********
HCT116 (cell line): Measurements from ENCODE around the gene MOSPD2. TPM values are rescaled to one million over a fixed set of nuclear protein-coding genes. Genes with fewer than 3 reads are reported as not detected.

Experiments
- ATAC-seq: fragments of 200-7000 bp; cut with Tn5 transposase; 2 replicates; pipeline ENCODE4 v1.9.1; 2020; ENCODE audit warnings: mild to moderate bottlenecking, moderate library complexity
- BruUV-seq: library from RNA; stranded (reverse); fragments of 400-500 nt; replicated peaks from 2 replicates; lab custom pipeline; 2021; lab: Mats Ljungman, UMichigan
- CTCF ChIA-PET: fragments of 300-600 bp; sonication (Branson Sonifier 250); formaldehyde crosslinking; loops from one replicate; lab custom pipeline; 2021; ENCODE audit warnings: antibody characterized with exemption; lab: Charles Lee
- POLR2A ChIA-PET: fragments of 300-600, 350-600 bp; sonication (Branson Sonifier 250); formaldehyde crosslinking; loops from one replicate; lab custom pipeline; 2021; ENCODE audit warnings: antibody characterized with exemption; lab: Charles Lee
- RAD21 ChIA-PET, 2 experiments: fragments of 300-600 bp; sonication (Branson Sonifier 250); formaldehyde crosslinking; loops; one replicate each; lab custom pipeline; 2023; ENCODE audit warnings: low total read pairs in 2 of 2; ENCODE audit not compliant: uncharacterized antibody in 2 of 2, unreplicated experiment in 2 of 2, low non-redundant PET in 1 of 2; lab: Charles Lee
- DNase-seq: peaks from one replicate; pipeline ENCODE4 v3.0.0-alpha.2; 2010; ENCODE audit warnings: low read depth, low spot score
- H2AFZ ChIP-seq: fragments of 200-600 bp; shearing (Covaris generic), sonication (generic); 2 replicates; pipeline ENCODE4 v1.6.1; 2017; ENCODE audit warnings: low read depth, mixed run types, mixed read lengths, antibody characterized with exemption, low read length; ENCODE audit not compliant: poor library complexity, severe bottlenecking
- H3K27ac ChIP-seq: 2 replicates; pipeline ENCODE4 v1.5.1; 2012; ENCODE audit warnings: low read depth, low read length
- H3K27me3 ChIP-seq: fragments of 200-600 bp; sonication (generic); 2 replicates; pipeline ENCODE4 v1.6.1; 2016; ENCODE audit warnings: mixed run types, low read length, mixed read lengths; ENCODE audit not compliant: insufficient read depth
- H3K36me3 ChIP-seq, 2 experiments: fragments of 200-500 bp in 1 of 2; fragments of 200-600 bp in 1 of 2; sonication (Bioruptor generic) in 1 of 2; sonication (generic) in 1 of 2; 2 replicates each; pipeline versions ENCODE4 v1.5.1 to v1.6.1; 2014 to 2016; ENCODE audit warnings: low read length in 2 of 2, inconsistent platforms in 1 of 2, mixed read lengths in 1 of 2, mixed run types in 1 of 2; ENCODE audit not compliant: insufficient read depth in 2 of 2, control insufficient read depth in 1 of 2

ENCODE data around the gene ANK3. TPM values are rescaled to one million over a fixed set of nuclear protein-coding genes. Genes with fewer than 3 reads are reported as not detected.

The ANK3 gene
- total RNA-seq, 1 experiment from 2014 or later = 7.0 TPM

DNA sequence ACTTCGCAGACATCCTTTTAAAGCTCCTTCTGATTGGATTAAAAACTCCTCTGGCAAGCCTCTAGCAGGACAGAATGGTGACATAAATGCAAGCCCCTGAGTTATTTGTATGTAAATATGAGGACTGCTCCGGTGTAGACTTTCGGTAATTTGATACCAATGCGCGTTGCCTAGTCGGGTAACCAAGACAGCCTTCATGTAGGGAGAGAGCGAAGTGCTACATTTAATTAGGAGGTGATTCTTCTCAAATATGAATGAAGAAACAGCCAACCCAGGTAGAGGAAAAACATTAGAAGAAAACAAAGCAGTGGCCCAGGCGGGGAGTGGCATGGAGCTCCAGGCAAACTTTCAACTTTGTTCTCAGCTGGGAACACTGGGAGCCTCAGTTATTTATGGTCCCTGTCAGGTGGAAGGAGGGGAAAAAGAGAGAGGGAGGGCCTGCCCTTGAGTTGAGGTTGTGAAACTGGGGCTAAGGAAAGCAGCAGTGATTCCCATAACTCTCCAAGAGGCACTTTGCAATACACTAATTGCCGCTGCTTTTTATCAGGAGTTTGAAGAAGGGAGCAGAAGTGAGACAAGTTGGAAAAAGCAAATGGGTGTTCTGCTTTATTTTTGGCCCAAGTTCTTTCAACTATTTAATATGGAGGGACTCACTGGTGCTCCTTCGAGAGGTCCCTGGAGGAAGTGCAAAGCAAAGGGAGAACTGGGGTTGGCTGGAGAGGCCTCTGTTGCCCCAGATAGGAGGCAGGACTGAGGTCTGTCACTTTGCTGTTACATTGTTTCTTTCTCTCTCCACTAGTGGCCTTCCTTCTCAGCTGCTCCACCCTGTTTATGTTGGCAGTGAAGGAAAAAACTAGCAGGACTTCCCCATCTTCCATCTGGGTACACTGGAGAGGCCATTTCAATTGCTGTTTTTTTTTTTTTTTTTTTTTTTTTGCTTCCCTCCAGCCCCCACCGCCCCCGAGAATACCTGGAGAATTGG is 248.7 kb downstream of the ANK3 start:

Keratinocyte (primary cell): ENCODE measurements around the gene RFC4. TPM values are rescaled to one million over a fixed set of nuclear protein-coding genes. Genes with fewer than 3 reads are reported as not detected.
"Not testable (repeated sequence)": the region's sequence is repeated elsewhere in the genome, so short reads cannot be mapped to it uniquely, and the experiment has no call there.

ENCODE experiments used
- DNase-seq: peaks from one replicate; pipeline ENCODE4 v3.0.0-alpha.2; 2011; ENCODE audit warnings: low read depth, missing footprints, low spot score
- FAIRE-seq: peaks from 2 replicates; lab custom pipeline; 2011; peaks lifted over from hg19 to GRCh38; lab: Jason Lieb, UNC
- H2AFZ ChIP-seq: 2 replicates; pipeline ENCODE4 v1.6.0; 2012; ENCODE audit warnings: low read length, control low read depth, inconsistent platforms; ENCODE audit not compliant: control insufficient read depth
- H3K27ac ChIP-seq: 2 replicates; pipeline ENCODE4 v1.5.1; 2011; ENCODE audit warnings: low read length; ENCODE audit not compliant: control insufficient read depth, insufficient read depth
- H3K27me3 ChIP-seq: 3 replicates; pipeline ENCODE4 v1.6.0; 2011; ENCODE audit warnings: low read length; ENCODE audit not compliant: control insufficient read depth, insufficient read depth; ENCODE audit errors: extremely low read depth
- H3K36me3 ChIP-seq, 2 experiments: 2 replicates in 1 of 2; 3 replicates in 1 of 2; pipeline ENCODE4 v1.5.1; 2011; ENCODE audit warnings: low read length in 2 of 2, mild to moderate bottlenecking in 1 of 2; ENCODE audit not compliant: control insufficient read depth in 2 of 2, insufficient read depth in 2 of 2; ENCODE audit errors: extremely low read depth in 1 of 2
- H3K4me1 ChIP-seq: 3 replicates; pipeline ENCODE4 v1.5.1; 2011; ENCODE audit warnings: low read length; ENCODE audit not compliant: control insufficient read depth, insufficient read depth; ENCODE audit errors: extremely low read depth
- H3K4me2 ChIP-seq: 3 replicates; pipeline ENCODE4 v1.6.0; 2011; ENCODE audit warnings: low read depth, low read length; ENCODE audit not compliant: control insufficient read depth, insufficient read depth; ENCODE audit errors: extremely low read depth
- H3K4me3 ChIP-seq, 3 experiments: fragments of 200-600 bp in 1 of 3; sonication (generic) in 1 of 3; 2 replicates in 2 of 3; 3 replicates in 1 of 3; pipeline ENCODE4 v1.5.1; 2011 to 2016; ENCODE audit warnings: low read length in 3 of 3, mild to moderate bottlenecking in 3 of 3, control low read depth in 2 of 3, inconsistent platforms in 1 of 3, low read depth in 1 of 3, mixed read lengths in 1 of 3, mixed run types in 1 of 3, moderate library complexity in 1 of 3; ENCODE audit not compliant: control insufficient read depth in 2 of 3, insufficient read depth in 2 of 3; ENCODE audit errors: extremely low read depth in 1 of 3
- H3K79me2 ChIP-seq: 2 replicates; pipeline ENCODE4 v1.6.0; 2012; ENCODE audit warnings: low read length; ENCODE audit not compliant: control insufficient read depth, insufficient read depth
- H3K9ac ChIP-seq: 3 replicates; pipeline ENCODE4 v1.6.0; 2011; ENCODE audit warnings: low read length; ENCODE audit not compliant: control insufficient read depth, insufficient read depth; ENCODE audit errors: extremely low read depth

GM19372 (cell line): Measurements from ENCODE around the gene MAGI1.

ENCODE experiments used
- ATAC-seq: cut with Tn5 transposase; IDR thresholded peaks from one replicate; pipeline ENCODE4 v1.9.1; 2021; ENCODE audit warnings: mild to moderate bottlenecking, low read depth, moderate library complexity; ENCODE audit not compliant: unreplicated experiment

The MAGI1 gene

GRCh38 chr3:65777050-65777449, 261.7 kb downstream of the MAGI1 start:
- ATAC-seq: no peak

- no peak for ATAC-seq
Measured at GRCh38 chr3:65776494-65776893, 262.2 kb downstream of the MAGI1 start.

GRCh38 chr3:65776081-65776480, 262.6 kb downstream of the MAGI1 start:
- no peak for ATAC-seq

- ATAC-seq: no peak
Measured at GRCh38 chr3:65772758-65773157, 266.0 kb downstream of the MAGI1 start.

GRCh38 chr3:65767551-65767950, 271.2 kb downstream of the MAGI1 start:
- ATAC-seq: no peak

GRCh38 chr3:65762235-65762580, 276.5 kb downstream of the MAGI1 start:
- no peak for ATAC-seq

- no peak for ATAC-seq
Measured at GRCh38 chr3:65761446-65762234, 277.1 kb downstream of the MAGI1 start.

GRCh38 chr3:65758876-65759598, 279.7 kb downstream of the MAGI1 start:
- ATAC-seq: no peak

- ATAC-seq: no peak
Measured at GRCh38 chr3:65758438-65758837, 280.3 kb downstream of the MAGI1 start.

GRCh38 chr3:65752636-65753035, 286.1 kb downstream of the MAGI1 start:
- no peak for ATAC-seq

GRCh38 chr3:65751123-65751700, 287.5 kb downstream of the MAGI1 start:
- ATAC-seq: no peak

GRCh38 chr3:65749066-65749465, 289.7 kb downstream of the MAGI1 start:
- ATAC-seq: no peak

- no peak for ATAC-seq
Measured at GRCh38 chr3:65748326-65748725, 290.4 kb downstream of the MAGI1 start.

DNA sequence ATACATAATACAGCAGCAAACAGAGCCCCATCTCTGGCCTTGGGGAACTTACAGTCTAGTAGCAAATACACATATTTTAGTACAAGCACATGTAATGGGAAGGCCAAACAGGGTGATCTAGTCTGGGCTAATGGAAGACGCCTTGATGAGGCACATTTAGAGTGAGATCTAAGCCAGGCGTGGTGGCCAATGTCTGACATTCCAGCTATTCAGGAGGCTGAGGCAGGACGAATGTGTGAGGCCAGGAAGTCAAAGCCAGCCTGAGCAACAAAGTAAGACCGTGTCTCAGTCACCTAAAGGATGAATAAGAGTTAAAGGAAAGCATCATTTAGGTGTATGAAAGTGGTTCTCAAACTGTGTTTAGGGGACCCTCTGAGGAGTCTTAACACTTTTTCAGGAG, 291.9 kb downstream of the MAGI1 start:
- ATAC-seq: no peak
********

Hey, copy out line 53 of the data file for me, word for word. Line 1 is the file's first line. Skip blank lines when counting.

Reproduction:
GRCh38 chr3:65752636-65753035, 286.1 kb downstream of the MAGI1 start: